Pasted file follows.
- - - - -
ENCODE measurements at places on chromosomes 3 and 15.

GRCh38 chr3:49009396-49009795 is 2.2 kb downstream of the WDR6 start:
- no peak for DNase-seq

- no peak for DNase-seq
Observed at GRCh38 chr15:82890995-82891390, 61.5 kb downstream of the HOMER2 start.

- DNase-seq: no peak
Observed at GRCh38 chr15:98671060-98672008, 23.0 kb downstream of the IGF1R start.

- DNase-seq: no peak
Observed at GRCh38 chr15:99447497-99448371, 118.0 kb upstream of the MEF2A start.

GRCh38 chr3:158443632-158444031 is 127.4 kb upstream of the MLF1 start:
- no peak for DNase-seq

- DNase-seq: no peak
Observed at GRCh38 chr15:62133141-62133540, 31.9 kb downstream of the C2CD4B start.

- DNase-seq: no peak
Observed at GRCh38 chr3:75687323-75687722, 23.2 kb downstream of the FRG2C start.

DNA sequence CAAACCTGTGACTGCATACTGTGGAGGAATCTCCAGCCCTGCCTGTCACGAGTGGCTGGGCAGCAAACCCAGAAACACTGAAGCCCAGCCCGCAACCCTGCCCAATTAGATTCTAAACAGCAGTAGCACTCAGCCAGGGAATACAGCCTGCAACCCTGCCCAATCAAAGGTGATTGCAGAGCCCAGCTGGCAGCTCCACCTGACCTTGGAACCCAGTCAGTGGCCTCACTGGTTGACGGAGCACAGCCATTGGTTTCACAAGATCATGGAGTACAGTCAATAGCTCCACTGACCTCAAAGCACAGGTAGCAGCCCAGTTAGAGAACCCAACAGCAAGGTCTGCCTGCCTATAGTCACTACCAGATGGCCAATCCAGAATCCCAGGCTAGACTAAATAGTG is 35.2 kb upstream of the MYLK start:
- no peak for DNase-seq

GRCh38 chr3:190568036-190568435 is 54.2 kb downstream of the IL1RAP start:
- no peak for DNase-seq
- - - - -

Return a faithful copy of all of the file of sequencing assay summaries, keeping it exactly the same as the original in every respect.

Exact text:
ENCODE measurements at places on chromosomes 3 and 15.

GRCh38 chr3:49009396-49009795 is 2.2 kb downstream of the WDR6 start:
- no peak for DNase-seq

- no peak for DNase-seq
Observed at GRCh38 chr15:82890995-82891390, 61.5 kb downstream of the HOMER2 start.

- DNase-seq: no peak
Observed at GRCh38 chr15:98671060-98672008, 23.0 kb downstream of the IGF1R start.

- DNase-seq: no peak
Observed at GRCh38 chr15:99447497-99448371, 118.0 kb upstream of the MEF2A start.

GRCh38 chr3:158443632-158444031 is 127.4 kb upstream of the MLF1 start:
- no peak for DNase-seq

- DNase-seq: no peak
Observed at GRCh38 chr15:62133141-62133540, 31.9 kb downstream of the C2CD4B start.

- DNase-seq: no peak
Observed at GRCh38 chr3:75687323-75687722, 23.2 kb downstream of the FRG2C start.

DNA sequence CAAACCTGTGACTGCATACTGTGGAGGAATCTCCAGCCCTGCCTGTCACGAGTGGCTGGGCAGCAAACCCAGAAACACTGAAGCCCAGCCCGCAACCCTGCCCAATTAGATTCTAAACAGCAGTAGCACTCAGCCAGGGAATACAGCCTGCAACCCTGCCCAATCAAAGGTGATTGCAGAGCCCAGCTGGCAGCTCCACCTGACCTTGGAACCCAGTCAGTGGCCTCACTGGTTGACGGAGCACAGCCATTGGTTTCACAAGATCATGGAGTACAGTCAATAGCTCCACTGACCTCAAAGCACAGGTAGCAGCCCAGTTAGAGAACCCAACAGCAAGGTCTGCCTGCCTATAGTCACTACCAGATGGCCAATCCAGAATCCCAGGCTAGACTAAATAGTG is 35.2 kb upstream of the MYLK start:
- no peak for DNase-seq

GRCh38 chr3:190568036-190568435 is 54.2 kb downstream of the IL1RAP start:
- no peak for DNase-seq